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The East European Jewish Community

Many Jewish families fled from Russia to Scotland towards the end of the 19th century to escape persecution. Most went to Edinburgh and Glasgow but a few came to Dunfermline sensing good business opportunities. In the first decade of the 20th century there were five Russian jewellers in the town and many other businesses run by Jews from Russia, Poland and the future states of Latvia and Lithuania. They had several synagogue locations, finally settling on one in a small stone building in Pittencrieff Street. The Jewish congregation was relatively small but managed to afford a minister. The final minister, Rev. Segal from Lithuania, served from 1924 to 1944 and made a great impression in the town particularly with his charity for Fife prisoners of war. The congregation declined after the war although several major businesses continued in the town run by East European Jews. When the derelict synagogue site was rebuilt as a block of flats about 2005, Fife Council recognized the site and the work of Rev. Segal by a commemorative plaque on the flats and by naming the adjacent road as Segal Place.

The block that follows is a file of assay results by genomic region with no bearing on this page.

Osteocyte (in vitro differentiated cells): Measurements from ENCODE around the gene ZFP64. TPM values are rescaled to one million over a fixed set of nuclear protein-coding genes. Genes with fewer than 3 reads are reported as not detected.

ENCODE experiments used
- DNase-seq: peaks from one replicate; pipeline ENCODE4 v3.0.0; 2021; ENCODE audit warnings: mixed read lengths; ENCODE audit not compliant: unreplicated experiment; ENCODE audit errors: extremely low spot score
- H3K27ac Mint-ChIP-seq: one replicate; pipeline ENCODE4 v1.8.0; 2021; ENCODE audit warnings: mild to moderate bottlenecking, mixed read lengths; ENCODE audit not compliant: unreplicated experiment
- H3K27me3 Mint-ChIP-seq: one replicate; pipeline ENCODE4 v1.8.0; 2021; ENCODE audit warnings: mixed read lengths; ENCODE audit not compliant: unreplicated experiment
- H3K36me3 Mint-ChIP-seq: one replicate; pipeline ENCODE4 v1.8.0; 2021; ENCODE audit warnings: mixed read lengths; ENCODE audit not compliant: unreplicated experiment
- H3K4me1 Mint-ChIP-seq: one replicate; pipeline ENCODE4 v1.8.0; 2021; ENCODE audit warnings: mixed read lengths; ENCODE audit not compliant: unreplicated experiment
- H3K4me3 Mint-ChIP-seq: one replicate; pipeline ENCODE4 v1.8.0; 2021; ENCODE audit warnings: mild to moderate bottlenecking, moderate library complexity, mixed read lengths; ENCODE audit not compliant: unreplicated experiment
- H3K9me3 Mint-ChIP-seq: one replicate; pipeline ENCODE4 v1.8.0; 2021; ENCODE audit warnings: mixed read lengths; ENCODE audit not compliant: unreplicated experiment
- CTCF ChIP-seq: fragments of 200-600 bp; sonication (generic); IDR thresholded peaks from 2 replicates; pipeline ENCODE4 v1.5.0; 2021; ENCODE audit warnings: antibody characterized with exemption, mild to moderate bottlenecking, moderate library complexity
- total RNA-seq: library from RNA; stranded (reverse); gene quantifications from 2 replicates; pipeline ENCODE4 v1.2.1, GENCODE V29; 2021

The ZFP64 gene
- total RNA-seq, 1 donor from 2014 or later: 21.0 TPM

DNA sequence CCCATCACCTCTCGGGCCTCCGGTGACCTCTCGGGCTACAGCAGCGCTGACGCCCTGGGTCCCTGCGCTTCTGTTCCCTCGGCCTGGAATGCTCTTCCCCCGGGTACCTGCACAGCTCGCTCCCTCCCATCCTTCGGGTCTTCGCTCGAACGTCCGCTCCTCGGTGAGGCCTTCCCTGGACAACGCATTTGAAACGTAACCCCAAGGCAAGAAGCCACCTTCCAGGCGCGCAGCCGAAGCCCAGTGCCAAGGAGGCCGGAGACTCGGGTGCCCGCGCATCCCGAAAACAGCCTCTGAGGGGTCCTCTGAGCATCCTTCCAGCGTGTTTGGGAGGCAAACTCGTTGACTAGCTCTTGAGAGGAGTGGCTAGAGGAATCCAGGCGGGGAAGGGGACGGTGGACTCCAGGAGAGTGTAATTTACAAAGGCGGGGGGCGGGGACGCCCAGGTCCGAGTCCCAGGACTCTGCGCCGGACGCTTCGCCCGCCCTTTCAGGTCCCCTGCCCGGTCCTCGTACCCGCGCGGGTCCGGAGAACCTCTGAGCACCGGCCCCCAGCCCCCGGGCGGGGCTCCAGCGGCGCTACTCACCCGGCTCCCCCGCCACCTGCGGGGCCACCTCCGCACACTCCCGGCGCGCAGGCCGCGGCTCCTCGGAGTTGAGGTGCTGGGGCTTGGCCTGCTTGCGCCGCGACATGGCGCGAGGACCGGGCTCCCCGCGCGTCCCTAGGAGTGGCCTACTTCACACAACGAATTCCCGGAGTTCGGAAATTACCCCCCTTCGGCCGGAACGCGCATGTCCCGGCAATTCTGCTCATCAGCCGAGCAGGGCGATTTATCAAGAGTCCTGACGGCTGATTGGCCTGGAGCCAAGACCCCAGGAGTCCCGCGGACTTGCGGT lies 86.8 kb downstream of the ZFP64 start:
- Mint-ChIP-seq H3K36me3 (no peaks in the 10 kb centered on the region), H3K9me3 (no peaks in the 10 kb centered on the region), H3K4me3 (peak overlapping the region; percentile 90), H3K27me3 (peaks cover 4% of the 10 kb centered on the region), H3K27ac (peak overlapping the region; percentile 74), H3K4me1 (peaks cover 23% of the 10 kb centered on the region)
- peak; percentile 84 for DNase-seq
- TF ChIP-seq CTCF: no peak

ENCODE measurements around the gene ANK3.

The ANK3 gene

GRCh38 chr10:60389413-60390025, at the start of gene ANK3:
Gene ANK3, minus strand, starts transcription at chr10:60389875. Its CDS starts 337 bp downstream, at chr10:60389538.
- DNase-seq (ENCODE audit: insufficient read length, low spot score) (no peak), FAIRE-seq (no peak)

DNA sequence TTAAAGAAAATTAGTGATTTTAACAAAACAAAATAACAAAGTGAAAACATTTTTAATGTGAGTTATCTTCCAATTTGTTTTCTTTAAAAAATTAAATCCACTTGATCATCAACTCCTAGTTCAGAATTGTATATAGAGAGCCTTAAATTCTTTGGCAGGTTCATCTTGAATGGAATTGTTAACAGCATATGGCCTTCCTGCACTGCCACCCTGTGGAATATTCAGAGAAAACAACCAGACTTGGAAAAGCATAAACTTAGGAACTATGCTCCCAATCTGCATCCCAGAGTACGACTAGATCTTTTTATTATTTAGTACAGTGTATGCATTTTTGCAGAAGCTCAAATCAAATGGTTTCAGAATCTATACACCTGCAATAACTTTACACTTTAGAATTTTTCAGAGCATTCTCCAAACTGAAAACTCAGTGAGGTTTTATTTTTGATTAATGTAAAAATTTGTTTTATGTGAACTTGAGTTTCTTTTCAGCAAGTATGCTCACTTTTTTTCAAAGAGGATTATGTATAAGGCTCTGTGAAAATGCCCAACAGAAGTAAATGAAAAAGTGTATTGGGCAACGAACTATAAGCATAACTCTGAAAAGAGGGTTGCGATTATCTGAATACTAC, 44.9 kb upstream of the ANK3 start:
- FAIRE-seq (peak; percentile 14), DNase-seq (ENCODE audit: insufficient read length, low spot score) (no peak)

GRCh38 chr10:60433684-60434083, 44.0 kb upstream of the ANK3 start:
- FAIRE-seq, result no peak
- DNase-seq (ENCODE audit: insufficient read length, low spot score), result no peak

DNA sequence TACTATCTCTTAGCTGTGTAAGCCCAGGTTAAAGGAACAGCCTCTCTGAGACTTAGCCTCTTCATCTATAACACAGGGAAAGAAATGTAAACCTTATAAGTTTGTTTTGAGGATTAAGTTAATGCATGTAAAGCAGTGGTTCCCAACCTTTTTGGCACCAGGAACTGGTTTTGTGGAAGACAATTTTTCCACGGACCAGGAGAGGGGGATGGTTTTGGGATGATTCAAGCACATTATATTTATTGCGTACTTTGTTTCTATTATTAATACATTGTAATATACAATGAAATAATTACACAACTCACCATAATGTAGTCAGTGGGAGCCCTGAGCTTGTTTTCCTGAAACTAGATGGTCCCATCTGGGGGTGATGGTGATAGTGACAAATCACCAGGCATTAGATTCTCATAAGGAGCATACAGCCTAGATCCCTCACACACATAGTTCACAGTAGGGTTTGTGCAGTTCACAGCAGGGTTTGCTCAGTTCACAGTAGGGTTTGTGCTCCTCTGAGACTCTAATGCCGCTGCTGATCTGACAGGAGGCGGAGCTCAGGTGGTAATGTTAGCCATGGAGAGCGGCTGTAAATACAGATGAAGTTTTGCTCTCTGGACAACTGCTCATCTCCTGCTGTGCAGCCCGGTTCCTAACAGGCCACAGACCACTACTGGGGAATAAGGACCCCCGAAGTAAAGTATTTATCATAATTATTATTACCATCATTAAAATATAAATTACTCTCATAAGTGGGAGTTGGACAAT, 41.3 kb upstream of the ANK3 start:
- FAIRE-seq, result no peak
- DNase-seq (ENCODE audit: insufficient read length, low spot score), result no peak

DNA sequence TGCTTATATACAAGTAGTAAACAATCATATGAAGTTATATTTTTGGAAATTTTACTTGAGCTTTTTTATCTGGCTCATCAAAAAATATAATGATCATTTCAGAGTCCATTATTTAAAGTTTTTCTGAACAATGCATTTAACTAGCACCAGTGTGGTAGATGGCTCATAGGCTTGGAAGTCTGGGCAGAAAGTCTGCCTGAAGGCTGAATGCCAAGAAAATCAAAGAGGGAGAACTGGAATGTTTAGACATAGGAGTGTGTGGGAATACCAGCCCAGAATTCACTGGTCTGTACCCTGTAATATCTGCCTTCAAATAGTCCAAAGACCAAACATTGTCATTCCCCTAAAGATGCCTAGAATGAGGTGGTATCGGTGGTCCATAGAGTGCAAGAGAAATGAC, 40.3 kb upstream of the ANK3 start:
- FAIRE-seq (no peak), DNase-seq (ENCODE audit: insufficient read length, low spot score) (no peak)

Plaque commemorating Dunfermline’s Jewish population.
Block of flats on the synagogue site (the plaque is above the red car)

Pittencrieff Street is the main road, A994, from Dunfermline towards Kincardine and Glasgow. The synagogue site (23) is only a few hundred yards from the city centre.

There is a possible link with Inverkeithing Harbour. The president of the synagogue from 1918-24 was a Mr Rudduck, (anglicisation of his Latvian name of Jacob Rudek), whose daughter was a successful actress, Edith Ruddick, and suggested in her autobiography that her grandparents used to export timber to Inverkeithing Harbour for use by the papermill there.


Image credits – Martin Wilkinson